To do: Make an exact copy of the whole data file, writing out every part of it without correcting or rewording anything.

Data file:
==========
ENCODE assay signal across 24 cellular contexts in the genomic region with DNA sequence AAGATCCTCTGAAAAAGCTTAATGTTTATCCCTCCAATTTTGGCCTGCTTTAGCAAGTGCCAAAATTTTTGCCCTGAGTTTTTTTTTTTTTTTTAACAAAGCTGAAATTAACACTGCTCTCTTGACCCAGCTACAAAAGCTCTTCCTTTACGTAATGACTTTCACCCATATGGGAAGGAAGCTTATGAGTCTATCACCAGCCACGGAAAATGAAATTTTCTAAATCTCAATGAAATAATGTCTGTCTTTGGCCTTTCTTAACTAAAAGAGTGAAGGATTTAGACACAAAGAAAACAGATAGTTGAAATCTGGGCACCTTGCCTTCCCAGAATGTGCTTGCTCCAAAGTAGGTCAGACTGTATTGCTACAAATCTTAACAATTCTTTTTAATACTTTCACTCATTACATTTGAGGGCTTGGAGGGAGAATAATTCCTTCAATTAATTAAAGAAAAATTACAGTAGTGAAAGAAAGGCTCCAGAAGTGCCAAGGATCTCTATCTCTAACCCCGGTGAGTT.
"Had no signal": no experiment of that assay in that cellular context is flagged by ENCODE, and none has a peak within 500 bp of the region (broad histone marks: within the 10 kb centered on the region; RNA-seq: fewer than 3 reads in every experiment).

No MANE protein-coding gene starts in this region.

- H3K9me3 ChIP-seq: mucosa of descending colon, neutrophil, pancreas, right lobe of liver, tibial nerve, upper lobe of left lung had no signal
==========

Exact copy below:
ENCODE assay signal across 24 cellular contexts in the genomic region with DNA sequence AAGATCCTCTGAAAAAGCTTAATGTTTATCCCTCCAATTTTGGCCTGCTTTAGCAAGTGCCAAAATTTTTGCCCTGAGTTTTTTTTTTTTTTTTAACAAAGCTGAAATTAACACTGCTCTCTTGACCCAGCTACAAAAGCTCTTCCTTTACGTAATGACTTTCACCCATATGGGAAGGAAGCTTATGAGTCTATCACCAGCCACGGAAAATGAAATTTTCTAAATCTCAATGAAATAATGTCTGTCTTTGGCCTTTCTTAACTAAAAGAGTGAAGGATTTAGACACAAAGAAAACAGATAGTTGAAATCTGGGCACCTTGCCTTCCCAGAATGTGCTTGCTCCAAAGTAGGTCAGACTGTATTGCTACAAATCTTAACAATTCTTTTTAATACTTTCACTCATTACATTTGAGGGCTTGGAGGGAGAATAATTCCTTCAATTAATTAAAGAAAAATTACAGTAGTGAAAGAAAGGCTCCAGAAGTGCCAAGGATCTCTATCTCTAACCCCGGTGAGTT.
"Had no signal": no experiment of that assay in that cellular context is flagged by ENCODE, and none has a peak within 500 bp of the region (broad histone marks: within the 10 kb centered on the region; RNA-seq: fewer than 3 reads in every experiment).

No MANE protein-coding gene starts in this region.

- H3K9me3 ChIP-seq: mucosa of descending colon, neutrophil, pancreas, right lobe of liver, tibial nerve, upper lobe of left lung had no signal